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Your child needs exercise to be healthy and fit. So don’t let fear of an asthma flare-up keep your child from being active. Many professional and Olympic athletes have asthma. They are able to perform because their asthma is in control. The same is true for your child.
Kids with asthma can play baseball, basketball, soccer, or football. They can swim, run cross-country, or do gymnastics. In fact, a child with asthma can do any sport you can name. If exercise has led to asthma flare-ups in the past, you may worry. But when asthma is in good control, your child will be able to exercise without fear of a flare-up.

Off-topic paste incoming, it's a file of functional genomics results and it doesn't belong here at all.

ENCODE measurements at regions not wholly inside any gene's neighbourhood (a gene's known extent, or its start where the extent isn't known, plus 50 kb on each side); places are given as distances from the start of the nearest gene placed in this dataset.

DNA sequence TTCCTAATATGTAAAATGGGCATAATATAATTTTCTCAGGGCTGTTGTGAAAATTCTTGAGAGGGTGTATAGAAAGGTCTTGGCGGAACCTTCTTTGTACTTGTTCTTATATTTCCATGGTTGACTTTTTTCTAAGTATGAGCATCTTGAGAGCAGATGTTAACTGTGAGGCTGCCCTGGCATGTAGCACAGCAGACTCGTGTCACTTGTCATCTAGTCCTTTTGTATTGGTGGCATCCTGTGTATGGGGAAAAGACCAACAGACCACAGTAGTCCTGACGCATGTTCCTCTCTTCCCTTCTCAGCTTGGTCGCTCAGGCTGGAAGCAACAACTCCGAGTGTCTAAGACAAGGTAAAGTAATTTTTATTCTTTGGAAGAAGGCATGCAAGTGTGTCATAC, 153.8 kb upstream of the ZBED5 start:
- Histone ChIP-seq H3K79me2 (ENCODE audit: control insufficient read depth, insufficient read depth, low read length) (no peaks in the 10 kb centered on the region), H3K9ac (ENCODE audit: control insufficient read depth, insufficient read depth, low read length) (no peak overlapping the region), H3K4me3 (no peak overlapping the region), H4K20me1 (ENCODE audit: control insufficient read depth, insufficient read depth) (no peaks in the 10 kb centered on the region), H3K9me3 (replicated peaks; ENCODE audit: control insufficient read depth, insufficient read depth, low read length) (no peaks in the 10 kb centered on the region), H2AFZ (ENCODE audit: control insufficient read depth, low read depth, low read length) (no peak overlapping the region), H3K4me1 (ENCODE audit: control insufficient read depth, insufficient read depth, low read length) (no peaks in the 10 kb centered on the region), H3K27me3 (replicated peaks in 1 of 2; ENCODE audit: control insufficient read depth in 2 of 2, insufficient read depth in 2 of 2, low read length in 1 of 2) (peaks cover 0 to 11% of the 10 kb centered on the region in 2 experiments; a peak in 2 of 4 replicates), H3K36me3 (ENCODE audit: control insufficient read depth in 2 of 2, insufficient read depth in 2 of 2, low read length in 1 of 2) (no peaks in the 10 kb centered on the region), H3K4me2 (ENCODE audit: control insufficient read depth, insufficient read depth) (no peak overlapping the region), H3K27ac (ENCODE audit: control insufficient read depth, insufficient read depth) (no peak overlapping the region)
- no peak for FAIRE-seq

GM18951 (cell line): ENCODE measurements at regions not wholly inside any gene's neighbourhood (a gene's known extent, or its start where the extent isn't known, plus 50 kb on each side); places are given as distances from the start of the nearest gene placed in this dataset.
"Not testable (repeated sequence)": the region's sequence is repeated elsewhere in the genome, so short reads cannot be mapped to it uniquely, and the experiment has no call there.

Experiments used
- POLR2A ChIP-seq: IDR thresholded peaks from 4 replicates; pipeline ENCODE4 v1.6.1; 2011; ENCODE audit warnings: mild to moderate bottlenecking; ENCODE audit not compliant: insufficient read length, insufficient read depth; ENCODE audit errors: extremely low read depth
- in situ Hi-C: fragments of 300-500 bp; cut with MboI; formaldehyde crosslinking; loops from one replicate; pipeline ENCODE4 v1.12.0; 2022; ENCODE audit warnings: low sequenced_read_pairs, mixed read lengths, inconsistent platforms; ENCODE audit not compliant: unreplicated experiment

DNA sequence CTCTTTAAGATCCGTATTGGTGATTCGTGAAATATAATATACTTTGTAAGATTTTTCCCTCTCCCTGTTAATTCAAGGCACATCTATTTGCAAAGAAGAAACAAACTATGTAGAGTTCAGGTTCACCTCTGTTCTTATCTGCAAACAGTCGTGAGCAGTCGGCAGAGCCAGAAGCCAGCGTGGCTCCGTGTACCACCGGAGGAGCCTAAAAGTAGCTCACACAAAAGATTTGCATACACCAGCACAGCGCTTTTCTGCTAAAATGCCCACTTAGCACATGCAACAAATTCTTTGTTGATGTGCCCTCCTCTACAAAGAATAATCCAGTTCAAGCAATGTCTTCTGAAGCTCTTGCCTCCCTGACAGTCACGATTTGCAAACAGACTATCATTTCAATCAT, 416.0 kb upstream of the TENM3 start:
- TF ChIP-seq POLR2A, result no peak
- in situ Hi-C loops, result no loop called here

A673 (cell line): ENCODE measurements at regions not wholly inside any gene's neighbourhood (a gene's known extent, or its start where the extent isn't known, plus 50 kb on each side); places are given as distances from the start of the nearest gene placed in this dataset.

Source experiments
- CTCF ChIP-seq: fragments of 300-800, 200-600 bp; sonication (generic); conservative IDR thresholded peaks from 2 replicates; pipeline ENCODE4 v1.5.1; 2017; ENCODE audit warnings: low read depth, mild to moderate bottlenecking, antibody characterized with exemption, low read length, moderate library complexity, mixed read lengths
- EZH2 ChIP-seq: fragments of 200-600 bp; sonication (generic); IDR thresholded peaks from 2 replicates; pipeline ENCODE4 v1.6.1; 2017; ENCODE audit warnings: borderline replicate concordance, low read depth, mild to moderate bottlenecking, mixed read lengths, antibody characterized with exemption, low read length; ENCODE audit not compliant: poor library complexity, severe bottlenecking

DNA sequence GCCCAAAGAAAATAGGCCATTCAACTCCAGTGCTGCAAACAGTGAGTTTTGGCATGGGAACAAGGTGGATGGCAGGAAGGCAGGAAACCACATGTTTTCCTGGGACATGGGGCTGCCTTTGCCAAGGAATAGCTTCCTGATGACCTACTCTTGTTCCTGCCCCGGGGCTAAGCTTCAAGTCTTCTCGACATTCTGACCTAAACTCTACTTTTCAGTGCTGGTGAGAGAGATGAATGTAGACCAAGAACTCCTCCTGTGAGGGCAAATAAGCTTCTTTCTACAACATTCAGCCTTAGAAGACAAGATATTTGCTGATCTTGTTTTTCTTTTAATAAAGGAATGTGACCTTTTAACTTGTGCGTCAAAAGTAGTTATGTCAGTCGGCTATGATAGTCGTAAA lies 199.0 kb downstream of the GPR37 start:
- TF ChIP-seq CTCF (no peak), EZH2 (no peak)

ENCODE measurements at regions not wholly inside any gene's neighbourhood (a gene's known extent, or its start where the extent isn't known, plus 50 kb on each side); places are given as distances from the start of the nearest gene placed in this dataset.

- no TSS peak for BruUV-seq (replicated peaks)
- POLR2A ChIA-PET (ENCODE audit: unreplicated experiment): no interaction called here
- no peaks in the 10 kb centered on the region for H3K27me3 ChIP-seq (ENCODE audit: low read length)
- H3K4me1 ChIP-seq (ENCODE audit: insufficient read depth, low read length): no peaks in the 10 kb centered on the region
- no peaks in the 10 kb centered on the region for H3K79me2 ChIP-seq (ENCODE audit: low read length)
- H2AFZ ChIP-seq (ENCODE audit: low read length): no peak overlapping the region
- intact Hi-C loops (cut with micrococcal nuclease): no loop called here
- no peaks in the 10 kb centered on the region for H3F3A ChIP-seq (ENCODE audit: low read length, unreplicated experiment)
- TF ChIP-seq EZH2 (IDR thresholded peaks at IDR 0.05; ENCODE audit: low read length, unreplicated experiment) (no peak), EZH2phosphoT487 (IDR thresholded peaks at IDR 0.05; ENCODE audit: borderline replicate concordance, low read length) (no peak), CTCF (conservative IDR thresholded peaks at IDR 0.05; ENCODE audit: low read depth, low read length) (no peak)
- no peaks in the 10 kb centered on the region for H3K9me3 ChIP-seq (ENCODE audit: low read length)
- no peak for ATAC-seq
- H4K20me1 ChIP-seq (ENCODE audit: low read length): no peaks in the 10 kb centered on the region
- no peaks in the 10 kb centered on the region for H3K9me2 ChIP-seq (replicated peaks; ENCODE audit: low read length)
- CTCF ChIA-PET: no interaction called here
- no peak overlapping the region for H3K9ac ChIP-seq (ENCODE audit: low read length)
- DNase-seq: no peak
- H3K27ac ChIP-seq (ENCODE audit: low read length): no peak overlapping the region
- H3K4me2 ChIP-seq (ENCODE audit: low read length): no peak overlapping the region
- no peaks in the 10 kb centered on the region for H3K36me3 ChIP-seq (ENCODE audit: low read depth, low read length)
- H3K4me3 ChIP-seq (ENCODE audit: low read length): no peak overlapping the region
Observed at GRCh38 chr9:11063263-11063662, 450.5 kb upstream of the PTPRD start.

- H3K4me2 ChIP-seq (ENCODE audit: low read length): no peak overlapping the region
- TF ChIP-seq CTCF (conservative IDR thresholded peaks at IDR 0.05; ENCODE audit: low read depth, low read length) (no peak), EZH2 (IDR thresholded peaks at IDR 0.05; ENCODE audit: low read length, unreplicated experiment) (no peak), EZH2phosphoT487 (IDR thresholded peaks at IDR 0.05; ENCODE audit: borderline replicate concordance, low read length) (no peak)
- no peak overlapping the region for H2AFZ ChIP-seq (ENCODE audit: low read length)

Your child’s health care provider may prescribe taking a dose of quick-relief medication before exercise. Be sure your child carries this medication and knows when and how to take it.
Teach your child to warm up for 5–10 minutes before exercise. This reduces the chance of a flare-up.
Talk to your child’s gym teacher or coach. Explain when and how your child should take asthma medications. Also explain the importance of warming up. This person should know the symptoms of an asthma flare-up and what to do about it.
Your child may need to avoid exercise outside at certain times. Depending on triggers, you may need to watch for high air pollution days, dry and windy days, or days when a lot of pollen is in the air.